Venezuelan opposition leaders say they've been banned from leaving country

Adding insult to injury, opposition leaders in Venezuela say that – just hours after the country’s electoral authority suspended a recall drive against President Nicolás Maduro – they have been banned from leaving the troubled South American nation.

Numerous opposition figures have published a document allegedly from a court in the state of Valencia ordering eight people, including opposition coalition leader Jesus Torrealba and twice-presidential candidate Henrique Capriles, to stay in the country. The document, which has only been made public by opposition forces in Venezuela, did not give a reason for the ban.

The ban was widely mocked and criticized by opposition groups in the country, with Torrealba calling it “gratuitous aggression."

"They are wasting their time once again. Wait to hear what we have to say in the next few hours," tweeted Capriles, who has been at the forefront of the campaign for a referendum against Maduro.

While no reason was given for the ban, there is speculation that it may stem from fraud allegations in a preliminary signature-gathering effort.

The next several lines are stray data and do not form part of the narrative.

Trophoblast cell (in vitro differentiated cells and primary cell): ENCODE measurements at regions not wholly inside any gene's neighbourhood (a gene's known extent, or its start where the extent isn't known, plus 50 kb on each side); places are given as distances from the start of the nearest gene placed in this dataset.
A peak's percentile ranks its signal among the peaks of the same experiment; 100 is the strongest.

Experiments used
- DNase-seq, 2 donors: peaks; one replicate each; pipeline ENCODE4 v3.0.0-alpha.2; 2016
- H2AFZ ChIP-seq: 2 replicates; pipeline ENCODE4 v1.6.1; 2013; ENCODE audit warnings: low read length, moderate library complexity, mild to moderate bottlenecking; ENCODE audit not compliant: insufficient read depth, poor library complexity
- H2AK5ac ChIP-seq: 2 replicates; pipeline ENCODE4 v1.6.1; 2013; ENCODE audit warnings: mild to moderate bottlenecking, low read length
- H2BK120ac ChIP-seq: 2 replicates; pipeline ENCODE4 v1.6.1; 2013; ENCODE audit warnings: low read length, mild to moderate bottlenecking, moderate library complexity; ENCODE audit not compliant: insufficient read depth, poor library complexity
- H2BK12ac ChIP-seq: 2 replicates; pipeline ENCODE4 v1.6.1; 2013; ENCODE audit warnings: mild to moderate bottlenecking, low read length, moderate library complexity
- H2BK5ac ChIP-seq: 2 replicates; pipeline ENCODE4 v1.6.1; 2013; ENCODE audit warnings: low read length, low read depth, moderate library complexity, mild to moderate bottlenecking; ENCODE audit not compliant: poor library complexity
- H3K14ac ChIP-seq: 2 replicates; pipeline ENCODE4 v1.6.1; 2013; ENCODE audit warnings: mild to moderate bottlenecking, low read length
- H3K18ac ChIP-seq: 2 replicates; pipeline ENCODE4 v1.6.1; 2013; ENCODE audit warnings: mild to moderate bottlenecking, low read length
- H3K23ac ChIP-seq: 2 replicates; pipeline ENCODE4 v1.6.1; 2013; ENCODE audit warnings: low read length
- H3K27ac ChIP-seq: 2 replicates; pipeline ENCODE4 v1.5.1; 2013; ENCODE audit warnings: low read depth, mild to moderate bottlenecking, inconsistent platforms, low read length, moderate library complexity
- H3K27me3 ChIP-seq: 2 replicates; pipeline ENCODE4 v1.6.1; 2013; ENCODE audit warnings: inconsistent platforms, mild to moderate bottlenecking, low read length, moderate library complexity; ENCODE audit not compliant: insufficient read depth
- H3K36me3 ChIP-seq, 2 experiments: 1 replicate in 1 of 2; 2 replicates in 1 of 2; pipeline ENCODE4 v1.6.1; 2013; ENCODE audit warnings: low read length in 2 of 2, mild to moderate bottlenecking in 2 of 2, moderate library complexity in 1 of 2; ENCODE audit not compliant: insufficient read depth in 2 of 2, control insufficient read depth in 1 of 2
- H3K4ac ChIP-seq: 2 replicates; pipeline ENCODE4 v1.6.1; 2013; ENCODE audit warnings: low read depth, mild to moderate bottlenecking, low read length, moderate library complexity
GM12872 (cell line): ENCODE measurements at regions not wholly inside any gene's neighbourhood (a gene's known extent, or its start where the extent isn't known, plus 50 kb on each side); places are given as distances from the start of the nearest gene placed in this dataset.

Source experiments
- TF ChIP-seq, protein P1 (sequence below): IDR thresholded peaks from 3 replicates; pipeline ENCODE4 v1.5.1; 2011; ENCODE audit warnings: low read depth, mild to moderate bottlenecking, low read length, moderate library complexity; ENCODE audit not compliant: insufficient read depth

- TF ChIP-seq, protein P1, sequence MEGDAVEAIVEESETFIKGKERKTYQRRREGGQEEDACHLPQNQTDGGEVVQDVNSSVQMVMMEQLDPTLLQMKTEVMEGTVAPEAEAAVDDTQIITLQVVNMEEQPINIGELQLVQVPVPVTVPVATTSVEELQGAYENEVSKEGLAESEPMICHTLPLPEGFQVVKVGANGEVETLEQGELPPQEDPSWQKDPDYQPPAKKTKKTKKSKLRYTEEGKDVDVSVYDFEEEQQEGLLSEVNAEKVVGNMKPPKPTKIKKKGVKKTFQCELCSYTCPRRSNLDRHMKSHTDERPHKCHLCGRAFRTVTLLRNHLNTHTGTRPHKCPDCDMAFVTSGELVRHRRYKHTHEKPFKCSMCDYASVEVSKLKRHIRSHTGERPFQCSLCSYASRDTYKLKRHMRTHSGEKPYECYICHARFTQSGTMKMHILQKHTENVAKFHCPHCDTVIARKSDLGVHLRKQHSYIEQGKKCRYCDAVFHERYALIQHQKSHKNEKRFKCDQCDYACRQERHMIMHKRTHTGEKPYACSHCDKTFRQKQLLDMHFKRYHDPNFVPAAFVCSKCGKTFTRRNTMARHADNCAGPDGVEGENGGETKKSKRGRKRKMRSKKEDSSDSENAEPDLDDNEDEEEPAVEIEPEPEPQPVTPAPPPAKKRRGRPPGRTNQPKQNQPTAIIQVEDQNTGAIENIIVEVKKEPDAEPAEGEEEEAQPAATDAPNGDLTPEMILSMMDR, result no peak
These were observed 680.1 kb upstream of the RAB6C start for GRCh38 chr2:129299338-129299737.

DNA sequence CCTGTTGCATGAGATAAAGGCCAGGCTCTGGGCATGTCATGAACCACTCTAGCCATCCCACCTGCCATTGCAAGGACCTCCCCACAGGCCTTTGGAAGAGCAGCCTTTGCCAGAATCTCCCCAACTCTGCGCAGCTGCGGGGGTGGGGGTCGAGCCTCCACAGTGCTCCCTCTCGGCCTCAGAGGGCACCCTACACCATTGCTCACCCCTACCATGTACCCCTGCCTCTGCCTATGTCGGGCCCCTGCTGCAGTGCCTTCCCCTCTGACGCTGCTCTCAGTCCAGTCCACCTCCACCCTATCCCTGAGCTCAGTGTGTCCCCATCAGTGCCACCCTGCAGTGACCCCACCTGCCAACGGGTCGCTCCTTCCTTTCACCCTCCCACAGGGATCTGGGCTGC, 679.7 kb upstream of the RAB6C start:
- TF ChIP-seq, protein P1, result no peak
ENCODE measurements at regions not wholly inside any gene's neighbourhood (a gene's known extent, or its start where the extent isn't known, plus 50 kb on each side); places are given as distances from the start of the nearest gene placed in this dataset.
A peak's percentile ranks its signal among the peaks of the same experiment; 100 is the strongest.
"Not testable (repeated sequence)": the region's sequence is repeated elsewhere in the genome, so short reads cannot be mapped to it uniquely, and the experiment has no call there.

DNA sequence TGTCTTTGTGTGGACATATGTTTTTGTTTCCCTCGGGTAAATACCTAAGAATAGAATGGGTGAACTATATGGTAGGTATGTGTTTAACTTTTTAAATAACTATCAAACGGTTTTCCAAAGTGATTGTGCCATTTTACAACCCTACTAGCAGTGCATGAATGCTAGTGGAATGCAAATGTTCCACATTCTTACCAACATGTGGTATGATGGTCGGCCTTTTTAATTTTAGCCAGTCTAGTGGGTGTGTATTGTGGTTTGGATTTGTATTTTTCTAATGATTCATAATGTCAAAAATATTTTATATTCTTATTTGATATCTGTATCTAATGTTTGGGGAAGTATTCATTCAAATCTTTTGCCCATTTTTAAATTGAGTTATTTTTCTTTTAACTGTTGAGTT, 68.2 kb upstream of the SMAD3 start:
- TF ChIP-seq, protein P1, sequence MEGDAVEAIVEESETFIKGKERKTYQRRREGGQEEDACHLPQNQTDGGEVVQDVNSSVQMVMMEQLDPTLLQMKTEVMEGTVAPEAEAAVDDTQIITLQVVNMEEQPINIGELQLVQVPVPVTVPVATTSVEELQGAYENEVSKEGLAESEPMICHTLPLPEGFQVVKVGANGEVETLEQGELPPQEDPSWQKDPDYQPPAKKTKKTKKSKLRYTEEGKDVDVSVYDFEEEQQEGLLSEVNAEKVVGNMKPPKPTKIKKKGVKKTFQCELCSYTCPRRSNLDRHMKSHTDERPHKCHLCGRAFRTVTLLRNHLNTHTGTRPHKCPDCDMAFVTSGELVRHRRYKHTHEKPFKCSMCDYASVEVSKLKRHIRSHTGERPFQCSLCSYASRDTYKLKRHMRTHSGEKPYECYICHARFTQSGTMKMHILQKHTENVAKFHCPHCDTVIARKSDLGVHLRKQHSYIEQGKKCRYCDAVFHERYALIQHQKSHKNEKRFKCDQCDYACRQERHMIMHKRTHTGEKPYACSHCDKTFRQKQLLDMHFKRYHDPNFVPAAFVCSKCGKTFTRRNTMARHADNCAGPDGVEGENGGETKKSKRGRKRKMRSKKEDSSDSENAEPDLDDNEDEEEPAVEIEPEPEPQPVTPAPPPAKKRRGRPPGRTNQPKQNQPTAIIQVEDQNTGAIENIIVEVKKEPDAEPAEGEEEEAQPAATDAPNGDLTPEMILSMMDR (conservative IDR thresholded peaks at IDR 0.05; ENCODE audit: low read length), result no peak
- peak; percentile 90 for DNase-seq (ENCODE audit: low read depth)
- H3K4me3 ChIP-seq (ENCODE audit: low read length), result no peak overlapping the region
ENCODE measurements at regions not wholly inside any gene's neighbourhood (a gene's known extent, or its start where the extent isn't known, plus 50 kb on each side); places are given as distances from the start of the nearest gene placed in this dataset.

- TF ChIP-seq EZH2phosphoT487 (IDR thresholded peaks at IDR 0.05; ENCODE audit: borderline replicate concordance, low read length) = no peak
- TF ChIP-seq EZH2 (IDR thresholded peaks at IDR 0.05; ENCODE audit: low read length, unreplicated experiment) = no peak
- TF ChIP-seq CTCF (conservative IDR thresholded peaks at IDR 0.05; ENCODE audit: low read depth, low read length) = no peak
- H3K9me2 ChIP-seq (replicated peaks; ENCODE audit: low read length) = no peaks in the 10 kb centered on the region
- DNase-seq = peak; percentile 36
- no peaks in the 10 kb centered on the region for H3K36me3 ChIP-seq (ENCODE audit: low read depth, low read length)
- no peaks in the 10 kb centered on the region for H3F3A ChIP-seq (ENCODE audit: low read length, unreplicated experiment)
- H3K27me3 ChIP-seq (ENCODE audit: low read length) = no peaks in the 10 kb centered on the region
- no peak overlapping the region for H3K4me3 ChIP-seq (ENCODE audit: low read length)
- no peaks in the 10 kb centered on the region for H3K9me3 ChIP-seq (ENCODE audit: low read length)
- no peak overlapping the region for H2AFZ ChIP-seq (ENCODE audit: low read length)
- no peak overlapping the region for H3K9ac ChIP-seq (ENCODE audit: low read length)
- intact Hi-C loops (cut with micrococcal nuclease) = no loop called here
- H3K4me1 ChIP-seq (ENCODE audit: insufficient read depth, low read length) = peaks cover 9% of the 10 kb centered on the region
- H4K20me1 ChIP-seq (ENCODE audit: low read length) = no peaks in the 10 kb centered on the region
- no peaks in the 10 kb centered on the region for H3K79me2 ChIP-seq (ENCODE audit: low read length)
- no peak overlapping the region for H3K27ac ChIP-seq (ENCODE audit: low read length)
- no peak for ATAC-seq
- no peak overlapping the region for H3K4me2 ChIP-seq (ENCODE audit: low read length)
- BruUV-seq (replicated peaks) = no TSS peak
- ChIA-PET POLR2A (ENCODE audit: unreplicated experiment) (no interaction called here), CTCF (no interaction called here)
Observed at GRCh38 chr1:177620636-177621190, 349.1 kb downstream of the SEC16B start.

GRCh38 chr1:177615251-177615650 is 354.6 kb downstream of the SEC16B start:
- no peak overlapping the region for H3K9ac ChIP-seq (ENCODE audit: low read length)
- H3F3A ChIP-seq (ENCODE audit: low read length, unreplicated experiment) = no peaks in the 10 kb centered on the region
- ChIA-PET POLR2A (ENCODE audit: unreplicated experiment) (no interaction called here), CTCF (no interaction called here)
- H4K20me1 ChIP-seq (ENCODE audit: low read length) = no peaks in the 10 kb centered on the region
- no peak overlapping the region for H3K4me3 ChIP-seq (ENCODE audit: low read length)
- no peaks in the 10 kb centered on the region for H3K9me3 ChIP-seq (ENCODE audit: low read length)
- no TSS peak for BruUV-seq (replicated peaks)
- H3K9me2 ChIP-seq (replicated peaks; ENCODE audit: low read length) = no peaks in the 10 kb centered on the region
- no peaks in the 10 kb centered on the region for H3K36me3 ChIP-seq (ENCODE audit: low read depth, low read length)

There is also the belief that the fraud allegations were used as justification for blocking the opposition from proceeding to the next stage of its push to hold a referendum on Maduro's removal. His critics blame the late President Hugo Chávez's heir for Venezuela's economic collapse, bare store shelves and the jailing of opposition leaders.

Critics of Venezuela's 17-year left-wing administration have made the recall their central political issue after being sidelined in Congress and in virtually all other public institutions. But the campaign had already become mostly symbolic after election officials in September said no vote would take place this year.

Polls say a majority of Venezuelans want Maduro gone. The opposition charges that in the face of overwhelming voter discontent, the socialist party has simply decided to put off elections indefinitely.

The opposition staged its largest street demonstration in years on Sept. 1, with a rally in Caracas demanding a referendum against Maduro be held in 2016. But apart from that protest, most anti-government rallies this year have been relatively small and quick to disperse.

On Thursday night, hard-line leaders started calling for more massive street protests in the face of the election authority's ruling.

"This is the time for national unity," wrote former presidential candidate Maria Corina Machado on her Twitter account. "Every single person must take to the streets, with strength and without fear, to make the transition a reality."

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